How Far to Drain Inground Pool for Winter

How Far to Drain Inground Pool for Winter?

In Pools & Hot Tubs by Jamie

Ah, yes, the question many of us dread coming across in winter months: “How far to drain my inground pool for winter?” Of course, we’ve been pool owners for years and have drained it at least once. But it seems difficult every year. Maybe you are a new pool owner, whatever the case I am here to help. 

Most people know to empty some of the water in their pool, but few know how deep to drain it or whether it’s safe to drain it out entirely.

Let’s talk about how deep you should drain your pool for the winter — spoiler alert: it’s not as far as you think — and what to do with your pool during this time.

Do You Have to Drain Inground Pool for Winter?

First off is the question of whether you have to drain your inground pool at all.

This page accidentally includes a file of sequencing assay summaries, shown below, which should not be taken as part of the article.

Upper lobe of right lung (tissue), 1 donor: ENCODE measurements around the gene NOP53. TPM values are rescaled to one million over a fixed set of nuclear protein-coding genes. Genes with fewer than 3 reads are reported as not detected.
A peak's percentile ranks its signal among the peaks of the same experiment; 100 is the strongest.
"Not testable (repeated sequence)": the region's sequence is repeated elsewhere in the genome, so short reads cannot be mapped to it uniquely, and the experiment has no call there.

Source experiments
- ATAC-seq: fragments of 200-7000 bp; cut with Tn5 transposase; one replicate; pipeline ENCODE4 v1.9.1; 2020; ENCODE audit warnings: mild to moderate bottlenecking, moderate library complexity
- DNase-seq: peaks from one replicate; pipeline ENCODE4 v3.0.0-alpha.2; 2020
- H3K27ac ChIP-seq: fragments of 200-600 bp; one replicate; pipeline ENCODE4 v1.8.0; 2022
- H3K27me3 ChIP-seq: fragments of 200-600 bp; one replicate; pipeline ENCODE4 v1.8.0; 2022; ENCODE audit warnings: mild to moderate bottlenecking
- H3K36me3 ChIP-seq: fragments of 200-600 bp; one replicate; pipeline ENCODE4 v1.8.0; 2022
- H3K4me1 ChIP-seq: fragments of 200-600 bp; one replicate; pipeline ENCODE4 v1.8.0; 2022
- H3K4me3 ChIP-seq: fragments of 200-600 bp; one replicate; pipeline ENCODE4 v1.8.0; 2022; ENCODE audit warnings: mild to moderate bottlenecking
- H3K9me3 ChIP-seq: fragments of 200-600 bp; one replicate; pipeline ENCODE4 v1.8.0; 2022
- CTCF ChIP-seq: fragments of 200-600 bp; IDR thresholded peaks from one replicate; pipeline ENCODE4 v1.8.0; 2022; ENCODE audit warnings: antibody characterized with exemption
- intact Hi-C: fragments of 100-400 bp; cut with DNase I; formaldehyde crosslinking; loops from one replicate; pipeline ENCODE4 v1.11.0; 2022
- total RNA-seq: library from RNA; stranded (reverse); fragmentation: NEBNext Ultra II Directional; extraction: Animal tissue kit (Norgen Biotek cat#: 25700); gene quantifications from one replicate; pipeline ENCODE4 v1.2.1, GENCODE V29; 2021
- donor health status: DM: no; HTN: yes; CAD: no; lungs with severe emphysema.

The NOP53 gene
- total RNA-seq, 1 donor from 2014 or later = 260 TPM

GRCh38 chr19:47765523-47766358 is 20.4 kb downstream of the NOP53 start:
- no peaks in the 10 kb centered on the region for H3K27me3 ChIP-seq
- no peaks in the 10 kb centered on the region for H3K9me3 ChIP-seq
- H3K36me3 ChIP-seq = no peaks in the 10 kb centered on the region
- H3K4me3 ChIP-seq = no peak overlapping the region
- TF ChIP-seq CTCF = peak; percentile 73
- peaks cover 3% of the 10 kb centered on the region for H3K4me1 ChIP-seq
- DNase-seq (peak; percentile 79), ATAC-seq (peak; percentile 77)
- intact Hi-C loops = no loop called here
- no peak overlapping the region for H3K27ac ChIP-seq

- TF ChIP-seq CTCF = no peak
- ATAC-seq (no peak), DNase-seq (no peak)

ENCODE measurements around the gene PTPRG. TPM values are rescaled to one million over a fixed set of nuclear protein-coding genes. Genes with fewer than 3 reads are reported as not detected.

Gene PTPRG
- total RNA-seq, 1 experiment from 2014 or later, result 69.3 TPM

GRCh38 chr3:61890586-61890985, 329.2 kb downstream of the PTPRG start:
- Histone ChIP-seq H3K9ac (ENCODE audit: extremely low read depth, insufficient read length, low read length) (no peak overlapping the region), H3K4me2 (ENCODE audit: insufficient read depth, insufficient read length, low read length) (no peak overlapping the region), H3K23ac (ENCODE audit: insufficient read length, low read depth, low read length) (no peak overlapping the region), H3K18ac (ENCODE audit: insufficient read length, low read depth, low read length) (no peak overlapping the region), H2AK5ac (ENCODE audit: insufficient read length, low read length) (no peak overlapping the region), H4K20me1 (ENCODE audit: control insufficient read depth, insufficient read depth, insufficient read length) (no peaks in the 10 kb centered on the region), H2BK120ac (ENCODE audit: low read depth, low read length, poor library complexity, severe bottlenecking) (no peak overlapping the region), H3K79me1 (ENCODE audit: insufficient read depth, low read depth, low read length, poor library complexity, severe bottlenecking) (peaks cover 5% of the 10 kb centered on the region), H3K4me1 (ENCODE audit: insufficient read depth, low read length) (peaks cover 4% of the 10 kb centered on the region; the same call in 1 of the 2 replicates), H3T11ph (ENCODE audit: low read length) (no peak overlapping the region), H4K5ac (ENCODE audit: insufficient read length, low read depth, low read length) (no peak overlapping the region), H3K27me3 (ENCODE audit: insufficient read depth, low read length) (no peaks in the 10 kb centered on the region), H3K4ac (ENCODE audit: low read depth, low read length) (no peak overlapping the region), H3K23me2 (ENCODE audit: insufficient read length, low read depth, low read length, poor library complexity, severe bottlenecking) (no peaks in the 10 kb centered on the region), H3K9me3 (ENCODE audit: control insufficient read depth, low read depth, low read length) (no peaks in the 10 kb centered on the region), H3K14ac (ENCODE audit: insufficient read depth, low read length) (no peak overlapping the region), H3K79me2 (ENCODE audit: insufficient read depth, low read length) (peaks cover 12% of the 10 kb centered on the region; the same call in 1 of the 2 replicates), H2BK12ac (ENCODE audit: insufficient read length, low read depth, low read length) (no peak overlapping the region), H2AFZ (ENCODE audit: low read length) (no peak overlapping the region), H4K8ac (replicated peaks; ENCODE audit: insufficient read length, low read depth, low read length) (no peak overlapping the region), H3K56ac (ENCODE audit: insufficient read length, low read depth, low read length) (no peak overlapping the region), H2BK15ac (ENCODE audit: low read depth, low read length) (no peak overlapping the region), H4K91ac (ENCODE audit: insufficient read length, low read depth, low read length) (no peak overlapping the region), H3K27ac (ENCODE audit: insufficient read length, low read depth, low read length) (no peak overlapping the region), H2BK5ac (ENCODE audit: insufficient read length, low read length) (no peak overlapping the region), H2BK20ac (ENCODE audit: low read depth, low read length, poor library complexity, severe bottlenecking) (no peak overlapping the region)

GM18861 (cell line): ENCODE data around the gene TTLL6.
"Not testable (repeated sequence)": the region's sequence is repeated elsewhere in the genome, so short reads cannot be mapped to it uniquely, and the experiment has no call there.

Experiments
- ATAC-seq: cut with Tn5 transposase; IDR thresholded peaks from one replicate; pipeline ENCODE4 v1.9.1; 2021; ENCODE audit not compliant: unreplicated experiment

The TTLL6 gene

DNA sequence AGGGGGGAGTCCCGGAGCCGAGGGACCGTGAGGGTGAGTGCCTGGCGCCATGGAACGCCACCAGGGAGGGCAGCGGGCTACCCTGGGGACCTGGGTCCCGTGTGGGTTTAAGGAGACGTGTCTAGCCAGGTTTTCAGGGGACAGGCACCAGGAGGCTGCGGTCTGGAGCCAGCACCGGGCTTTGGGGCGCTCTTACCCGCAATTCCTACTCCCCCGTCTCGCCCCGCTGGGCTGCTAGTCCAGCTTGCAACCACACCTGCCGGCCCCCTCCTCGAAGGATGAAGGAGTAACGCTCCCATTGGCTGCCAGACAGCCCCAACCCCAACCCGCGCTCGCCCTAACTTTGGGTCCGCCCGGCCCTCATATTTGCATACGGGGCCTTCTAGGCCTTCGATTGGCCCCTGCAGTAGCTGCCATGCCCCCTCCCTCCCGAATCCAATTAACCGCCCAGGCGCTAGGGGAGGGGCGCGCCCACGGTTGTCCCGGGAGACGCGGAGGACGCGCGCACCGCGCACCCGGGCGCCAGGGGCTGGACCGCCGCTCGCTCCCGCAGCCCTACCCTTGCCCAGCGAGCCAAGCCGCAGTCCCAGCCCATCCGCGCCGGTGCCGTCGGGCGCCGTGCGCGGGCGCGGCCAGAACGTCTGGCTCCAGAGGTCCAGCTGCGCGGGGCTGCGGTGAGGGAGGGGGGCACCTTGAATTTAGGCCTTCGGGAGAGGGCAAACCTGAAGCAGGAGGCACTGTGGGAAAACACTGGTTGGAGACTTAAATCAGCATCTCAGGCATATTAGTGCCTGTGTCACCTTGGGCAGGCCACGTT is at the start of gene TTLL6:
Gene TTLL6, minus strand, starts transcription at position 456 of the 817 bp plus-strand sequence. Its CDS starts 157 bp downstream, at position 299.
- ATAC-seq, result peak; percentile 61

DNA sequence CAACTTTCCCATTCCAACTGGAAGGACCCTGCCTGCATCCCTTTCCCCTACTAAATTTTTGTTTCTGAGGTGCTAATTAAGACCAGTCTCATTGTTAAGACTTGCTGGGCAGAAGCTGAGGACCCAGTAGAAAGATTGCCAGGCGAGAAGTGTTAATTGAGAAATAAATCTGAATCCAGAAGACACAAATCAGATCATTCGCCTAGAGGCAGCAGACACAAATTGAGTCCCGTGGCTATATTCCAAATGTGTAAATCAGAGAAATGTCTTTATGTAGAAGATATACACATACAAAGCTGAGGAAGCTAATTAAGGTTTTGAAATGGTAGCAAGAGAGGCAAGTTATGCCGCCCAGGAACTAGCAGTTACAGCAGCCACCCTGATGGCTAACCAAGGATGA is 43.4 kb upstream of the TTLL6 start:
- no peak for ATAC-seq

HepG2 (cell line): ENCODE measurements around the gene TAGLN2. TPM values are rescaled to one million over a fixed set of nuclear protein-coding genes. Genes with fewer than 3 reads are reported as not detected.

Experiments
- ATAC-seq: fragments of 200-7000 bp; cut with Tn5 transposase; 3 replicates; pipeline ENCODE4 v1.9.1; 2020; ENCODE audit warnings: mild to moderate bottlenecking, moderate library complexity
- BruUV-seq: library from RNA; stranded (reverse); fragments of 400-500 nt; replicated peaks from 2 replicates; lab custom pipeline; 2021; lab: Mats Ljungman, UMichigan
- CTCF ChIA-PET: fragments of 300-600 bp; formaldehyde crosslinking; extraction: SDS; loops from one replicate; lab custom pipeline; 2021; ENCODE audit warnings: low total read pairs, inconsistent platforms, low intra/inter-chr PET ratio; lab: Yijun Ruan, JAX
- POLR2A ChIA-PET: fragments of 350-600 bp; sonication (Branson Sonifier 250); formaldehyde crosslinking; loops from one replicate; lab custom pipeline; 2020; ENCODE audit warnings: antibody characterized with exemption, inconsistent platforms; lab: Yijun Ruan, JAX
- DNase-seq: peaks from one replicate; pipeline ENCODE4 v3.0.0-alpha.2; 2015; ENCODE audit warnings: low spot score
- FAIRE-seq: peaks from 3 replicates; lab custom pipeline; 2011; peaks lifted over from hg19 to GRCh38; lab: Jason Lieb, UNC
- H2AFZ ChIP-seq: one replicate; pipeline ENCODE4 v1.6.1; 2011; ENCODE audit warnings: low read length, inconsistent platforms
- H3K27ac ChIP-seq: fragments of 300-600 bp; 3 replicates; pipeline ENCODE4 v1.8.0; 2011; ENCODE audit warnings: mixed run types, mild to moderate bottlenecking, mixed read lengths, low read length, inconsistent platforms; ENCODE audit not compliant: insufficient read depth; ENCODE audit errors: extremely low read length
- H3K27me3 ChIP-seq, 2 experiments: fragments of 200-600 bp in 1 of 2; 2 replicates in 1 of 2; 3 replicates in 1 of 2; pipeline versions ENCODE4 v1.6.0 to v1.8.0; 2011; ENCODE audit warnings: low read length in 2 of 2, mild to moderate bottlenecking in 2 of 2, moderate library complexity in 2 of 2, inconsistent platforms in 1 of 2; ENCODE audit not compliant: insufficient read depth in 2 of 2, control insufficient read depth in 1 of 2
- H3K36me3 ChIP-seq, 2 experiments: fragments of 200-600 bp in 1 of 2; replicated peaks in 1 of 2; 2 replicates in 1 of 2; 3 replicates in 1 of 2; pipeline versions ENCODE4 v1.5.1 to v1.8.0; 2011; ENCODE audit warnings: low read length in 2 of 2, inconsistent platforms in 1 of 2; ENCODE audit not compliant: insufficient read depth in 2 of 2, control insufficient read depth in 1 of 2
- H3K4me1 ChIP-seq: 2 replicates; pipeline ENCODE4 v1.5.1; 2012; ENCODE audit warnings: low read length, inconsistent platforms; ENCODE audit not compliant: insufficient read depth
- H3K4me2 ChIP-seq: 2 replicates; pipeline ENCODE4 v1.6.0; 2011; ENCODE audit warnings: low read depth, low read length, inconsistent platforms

Well, the short answer is no. It’s possible — in fact, recommended — to simply leave your pool covered during the winter months without any damage or safety risks. You may want to drain your pool, but you can read more about draining a concrete pool in our guide here.

It’s important to note that most times, when people say they drained their pool, they mean that they drained part of their pool. That’s because they usually keep most of the water in, just below the point where the freezing ice could cause more damage than they’d like over the freezing winter months.

How Far to Drain Inground Pool for Winter?

The standard drain depth suggestion for how far to drain an inground pool for winter is approximately 4-6 inches below the skimmer line. This depth will keep water from leaking out of the skimmer, the most sensitive part of your pool during winter. And if you have a pool cover that fits correctly, you should be able to leave the water at that level throughout the winter.